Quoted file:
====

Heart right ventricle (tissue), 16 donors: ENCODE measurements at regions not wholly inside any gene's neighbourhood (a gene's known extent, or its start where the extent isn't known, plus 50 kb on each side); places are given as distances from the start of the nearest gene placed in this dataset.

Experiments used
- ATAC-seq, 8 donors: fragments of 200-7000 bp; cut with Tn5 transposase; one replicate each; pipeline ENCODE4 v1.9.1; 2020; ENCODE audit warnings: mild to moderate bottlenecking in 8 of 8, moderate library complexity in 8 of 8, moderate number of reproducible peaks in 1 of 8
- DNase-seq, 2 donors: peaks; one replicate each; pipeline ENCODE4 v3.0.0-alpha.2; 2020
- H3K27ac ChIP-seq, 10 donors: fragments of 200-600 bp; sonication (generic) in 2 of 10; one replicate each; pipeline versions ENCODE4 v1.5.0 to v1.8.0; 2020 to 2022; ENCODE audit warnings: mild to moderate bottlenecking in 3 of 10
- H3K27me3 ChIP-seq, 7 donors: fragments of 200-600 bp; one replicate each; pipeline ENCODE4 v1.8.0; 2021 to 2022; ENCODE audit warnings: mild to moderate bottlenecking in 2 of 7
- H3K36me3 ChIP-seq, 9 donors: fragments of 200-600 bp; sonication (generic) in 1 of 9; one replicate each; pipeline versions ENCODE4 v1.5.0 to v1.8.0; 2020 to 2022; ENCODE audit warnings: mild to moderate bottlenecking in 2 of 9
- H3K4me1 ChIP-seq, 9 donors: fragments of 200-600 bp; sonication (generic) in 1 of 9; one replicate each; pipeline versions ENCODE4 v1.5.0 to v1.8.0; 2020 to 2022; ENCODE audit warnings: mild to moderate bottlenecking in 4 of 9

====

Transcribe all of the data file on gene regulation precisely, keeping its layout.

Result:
Heart right ventricle (tissue), 16 donors: ENCODE measurements at regions not wholly inside any gene's neighbourhood (a gene's known extent, or its start where the extent isn't known, plus 50 kb on each side); places are given as distances from the start of the nearest gene placed in this dataset.

Experiments used
- ATAC-seq, 8 donors: fragments of 200-7000 bp; cut with Tn5 transposase; one replicate each; pipeline ENCODE4 v1.9.1; 2020; ENCODE audit warnings: mild to moderate bottlenecking in 8 of 8, moderate library complexity in 8 of 8, moderate number of reproducible peaks in 1 of 8
- DNase-seq, 2 donors: peaks; one replicate each; pipeline ENCODE4 v3.0.0-alpha.2; 2020
- H3K27ac ChIP-seq, 10 donors: fragments of 200-600 bp; sonication (generic) in 2 of 10; one replicate each; pipeline versions ENCODE4 v1.5.0 to v1.8.0; 2020 to 2022; ENCODE audit warnings: mild to moderate bottlenecking in 3 of 10
- H3K27me3 ChIP-seq, 7 donors: fragments of 200-600 bp; one replicate each; pipeline ENCODE4 v1.8.0; 2021 to 2022; ENCODE audit warnings: mild to moderate bottlenecking in 2 of 7
- H3K36me3 ChIP-seq, 9 donors: fragments of 200-600 bp; sonication (generic) in 1 of 9; one replicate each; pipeline versions ENCODE4 v1.5.0 to v1.8.0; 2020 to 2022; ENCODE audit warnings: mild to moderate bottlenecking in 2 of 9
- H3K4me1 ChIP-seq, 9 donors: fragments of 200-600 bp; sonication (generic) in 1 of 9; one replicate each; pipeline versions ENCODE4 v1.5.0 to v1.8.0; 2020 to 2022; ENCODE audit warnings: mild to moderate bottlenecking in 4 of 9